Staff don’t like to be flexible. Last week for example, I fancied an early evening drink in a place with a nice view of St Stephen’s Cathedral. There was the bar, which was unfortunately a smoking venue and really really smoky and so we tried to have a drink in the restaurant. To be allowed only to drink we had to sit near the door, in a windowless section, which defeated the object and so we politely asked if we could sit near a window. No. It wasn’t allowed. To drink, you had to sit in the most un-atmospheric part of the practically empty restaurant and stare at rust coloured walls. When we politely asked if we could sit just for half an hour in the practically empty restaurant near the window we were told to go in the bar. The fact we wanted a non smoking seat fell on unsympathetic ears. They were happier to see us leave than to bend ever so slightly and make a bit more money that day. Madness.

They like you to be ready to order when they are, even if you have literally only just sat down. If you try to choose quickly because you fear they may never come back if you don’t, they will sigh in exasperation as you make sense of the menu and decide between wine or beer.

I could go on, but I won’t. All I can say is that you cannot please them no matter how hard you try and you can’t get them to change. All you can do is be yourself and grow a thicker skin.

To follow are some pictures of a very nice café, where we experienced very good service last weekend. But then again, perhaps we got good service because we were good guests; we were ready to order exactly when he wanted us to and we didn’t wave him over, rather, we let him attend to us when he was ready because for once we weren’t concerned with time. I also think he was very flattered that I wanted to take a picture of his tie.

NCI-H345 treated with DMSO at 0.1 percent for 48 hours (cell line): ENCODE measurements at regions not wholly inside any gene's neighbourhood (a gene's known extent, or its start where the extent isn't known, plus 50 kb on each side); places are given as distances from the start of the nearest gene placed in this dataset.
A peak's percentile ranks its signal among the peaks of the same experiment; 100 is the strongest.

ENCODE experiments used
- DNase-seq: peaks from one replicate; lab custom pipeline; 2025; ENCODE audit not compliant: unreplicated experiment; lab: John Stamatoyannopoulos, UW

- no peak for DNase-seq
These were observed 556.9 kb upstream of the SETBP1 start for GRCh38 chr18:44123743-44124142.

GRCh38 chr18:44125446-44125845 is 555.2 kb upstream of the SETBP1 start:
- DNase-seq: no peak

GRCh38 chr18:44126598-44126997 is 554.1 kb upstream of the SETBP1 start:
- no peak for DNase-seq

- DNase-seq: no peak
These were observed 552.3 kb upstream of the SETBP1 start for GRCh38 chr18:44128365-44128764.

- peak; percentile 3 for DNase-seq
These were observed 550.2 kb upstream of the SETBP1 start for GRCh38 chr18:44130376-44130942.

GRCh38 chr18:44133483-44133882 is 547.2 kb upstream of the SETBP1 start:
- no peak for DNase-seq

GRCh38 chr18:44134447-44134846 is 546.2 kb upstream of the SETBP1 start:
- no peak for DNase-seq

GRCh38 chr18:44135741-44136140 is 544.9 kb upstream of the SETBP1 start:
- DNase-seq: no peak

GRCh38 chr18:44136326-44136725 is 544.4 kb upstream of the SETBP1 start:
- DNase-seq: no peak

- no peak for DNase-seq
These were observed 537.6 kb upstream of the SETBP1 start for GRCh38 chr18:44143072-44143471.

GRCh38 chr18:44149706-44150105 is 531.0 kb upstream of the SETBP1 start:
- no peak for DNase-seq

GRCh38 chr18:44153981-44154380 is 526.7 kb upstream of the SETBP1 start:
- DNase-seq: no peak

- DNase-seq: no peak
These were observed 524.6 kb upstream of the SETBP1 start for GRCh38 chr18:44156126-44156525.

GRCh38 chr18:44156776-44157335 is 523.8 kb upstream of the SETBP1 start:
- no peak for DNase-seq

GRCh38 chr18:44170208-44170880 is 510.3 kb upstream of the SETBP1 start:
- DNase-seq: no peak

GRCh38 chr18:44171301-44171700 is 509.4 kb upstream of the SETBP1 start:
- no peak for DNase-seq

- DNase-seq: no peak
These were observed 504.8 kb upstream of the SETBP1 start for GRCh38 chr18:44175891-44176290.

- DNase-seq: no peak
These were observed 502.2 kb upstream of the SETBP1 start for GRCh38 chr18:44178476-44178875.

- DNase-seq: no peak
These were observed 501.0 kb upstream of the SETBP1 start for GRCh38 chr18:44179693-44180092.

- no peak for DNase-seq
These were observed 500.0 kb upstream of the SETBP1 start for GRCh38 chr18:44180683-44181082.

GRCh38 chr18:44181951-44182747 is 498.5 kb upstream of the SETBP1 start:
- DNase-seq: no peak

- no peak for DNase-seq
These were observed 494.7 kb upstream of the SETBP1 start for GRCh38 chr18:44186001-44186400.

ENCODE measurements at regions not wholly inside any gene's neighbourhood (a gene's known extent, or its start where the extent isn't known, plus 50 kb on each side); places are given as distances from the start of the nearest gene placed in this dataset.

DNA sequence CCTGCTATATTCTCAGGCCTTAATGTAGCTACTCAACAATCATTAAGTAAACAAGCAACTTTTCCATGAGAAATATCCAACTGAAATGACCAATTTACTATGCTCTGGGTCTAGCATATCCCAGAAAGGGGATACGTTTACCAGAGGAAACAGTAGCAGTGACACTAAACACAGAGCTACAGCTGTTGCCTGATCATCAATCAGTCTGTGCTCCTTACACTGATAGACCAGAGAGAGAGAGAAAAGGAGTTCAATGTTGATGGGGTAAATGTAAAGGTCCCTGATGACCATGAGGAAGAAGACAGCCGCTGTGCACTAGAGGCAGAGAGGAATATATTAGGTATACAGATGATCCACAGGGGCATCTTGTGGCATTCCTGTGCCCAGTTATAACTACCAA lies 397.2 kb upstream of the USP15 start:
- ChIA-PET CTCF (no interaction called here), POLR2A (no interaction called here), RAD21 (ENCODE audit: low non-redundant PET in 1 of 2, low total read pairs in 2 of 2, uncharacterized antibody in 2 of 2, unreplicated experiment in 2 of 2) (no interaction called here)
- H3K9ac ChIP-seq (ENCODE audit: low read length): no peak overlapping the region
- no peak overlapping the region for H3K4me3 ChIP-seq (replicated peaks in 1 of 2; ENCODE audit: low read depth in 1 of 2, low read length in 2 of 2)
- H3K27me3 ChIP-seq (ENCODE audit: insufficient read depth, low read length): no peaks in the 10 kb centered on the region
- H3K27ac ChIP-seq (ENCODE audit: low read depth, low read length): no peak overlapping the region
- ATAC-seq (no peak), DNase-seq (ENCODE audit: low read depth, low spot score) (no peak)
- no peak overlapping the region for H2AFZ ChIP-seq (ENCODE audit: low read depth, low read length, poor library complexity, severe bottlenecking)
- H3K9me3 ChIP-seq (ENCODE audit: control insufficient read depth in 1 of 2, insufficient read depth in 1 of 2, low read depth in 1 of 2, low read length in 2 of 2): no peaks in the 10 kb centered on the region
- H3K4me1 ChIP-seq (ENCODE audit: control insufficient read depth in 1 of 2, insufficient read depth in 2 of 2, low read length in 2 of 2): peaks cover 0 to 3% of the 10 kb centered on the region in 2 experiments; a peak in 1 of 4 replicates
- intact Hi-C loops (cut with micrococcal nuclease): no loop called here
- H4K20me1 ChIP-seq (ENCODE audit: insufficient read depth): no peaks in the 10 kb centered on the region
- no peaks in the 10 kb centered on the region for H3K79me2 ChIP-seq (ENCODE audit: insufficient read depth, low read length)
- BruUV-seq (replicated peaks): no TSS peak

Waiter with a cool Gustav Klimt tie in Belvedere cafe

Lovely little cafe in Belvedere Palace and art gallery

Valentinstag

How to say those three little words auf Deutsch

 

I, very romantically, spent Valentine’s evening teaching my advanced English class. Although Valentine’s Day is not celebrated as widely or enthusiastically as in the UK it is, I’ve been told, catching on more and more. There were lots of chocolates floating round the language school on this night. And although German isn’t typically considered to be the language of love, both me and the hubs got each other German cards and wrote our messages in German. Ich liebe dich (I love you) caused us much hilarity, as it does to all English speakers who joke about loving ‘dich’ (pronounced ‘dick’).

We celebrated Valentines the next evening with a very good and authentic Japanese meal at Tennmaya just off Kaernter Strasse, near the opera. It was the evening of the Opern Ball, the most famous of the ball season. Roads were closed and public transport diverted to allow access to this special event. All around the opera was swarming with police and the hubs got himself royally told off by a policeman because he started to cross the road while the red man was still on. It’s a taboo to do such a thing here. At first it didn’t make sense to me to wait when it was obviously safe to cross and so I used to take the initiative and nip across the road, but the public shaming got too much to handle. I was stared at, tutted at, and had heads shaken at the recklessness of my behaviour and it made me a bit timid. I could feel social scorn following me. So now I wait, like all other Viennese, wait for several eternities at empty junctions and deserted roads until the green man (the little dictator that he is) grants his permission.  That’s why the hubs got told off and I didn’t, because I refused to cross with him when he wanted to, preferring to wait in the snow and sub-zero temperatures like a good citizen at the traffic lights. We have no idea what the content of his telling off was; the German the policeman spoke was rather fast though clearly inflected with lots of sarcasm. The hubs just nodded stoically as if all was understood and dutifully took his place and waited besides me for the green man, and then we started to giggle.

Link to some pictures from this year’s Opern Ball:

http://diepresse.com/home/leben/mensch/opernball/732818/Der-Wiener-Opernball-2012_Alles-dreht-sich

http://www.tenmaya.at/